No Child Left Behind Anniversary: Collateral Damage is Making Education System Worse


January 8, 2013 is the 11th anniversary of the No Child Left Behind Act(NCLB). Its central idea is to demand accountability for all government-funded schools and to use standardized testing as the measurement of students' achievement. There have been plenty of debates and discussion about the pros and cons of NCLB.

No matter how much people criticize this law, we have to admit that the original motive behind its creation is a very democratic one. Just read the title of Section 101: Improving the Academic Achievement of the Disadvantaged. "The purpose of this title is to ensure that all children have a fair, equal, and significant opportunity to obtain a high-quality education" and "[meet] the educational needs of low-achieving children in our Nation's highest-poverty schools."

So what are the negative consequences of NCLB?

American politicians have this strange peculiarity of crediting their success to their families. Remember San Antonio Mayor Julian Castro at the 2012 Democratic National Convention? He talked from beginning to end about the decisive role that his mother and grandmother played in his life. First Lady Michelle Obama looked back at her and President Barack Obama’s success, and she credited their respective parents and grandparents. In addition, Chris Christie at the Republican National Convention talked about the influence of his mom and dad. Throughout all the speeches of these successful politicians, no one ever mentioned the name of a significant teacher in their lives.

But when people fail, they don't blame their families, they look at the system, specifically, our educational system.

I would argue, be it success or failure, family is the first classroom with parents being the first teachers.

The function of a teacher is to impart knowledge. It is not part of their job description to dispense discipline or to instill values or to babysit their students. Simply because politicians cannot hold parents responsible, at their wit's end, they go after teachers with the NCLB club.

2) The NCLB shifts the center of a child's education away from the family

When we hold teachers totally responsible for a child's academic success or failure, we actually place the teachers in the center of a child's education, granting parents immunity from their parental responsibility.

When people relish lampooning the "tiger mom" style of parenting, they conveniently choose to forget the boundless dedication and sacrifice of those parents. I have heard of many cases where Asian parents make sacrifices for their children, like not watching TV while their child is studying or reading school-required books to be able to discuss it with their child, or shifting their work hours so that they can be home when their child is out of school, etc.

It is time to shift back to the family as the center of our educational system. It is time we turn our attention to the function or dysfunction of our families.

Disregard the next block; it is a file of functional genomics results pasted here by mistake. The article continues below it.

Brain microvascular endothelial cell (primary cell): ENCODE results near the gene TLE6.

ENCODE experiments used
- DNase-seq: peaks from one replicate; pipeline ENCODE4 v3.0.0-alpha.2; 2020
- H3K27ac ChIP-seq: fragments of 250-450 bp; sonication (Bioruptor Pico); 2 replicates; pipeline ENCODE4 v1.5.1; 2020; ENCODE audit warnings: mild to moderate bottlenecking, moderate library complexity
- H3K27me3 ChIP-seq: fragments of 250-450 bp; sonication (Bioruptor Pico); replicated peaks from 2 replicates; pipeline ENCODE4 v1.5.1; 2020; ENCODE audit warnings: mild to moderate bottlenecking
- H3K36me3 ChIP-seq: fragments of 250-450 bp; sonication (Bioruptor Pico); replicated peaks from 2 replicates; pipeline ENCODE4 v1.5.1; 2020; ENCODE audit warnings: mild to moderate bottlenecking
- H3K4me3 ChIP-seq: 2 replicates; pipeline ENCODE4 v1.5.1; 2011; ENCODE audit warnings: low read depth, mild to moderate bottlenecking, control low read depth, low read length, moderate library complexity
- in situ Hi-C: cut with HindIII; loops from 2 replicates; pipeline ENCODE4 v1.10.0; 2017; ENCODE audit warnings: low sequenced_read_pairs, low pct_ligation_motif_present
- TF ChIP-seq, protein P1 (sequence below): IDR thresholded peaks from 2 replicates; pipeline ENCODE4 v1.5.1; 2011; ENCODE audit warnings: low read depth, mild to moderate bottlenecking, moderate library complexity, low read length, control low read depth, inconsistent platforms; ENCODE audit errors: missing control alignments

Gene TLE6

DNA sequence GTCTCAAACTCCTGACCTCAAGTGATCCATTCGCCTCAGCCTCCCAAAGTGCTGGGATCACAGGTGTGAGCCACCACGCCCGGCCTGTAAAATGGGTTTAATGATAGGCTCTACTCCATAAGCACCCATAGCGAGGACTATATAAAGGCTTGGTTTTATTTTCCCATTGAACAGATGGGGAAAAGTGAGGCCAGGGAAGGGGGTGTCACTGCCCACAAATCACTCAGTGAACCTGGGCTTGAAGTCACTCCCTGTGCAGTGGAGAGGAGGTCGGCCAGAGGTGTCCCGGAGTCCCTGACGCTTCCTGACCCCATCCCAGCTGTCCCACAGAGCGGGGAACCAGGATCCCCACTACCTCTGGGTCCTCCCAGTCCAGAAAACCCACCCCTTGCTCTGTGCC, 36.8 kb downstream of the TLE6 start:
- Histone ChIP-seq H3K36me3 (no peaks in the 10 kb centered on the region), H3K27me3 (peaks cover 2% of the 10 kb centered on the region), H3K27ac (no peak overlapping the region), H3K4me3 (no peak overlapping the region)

The root of the problem with these low academic performers lies not in their teachers but in their families. It is the parents' responsibility to make sure their child has internalized proper discipline and work ethic at home so that their child goes to school mentally and

To a greater extent, this kind of socialization and the values instilled in a child right after birth shapes their vision of the world and plays a large role in whether they will make it through high school and college.

No child would be left behind if all children were raised in the same supportive environment as First Lady Michelle Obama was raised in or had the same mother as Mayor Julian Castro.

3) Learning for learning instead of testing

When the teachers are evaluated based on their students' test scores, they are more likely to concentrate on test preparation. Anything not on the test is not likely to be mentioned in class. How narrow will our vision and interests be under this type of teaching? What good will it be to our nation if our schools end up generating batches of students whose main strength is test taking? Where is the room for curiosity, creativity, innovation, and learning purely for the sake of learning?

4) High academic performers are cold-shouldered

One of the most unforgiving injustices that NCLB has done to our nation is ignoring high achievers.

In general, education serves two levels: on an individual level, it helps one become a productive citizen; on a national level, President Barack Obama directly links education to global competition, saying, “the nation that out-educates us today will out-compete us tomorrow.”

On a graph, a normal distribution always yields a bell-shaped curve with the majority clustering around the middle and a small number of outliers symmetrically on both sides of the mean.

The NCLB was created to take care of one side of the bell, and consequentially has ignored the needs of the other side of the curve.

By ignoring high performers at school, we practically tell these kids: “You are already good enough. You don’t need to work hard. Just sit and wait for the rest of the class.”

Thus, these kids no longer feel motivated to put in more effort. By ignoring them, we also run the risk of losing the opportunity to identify and cultivate future STEM (science, technology, engineering, and mathematics) majors to compete with other nations.

This is the biggest disservice that NCLB has done to the nation and to the millennial generation.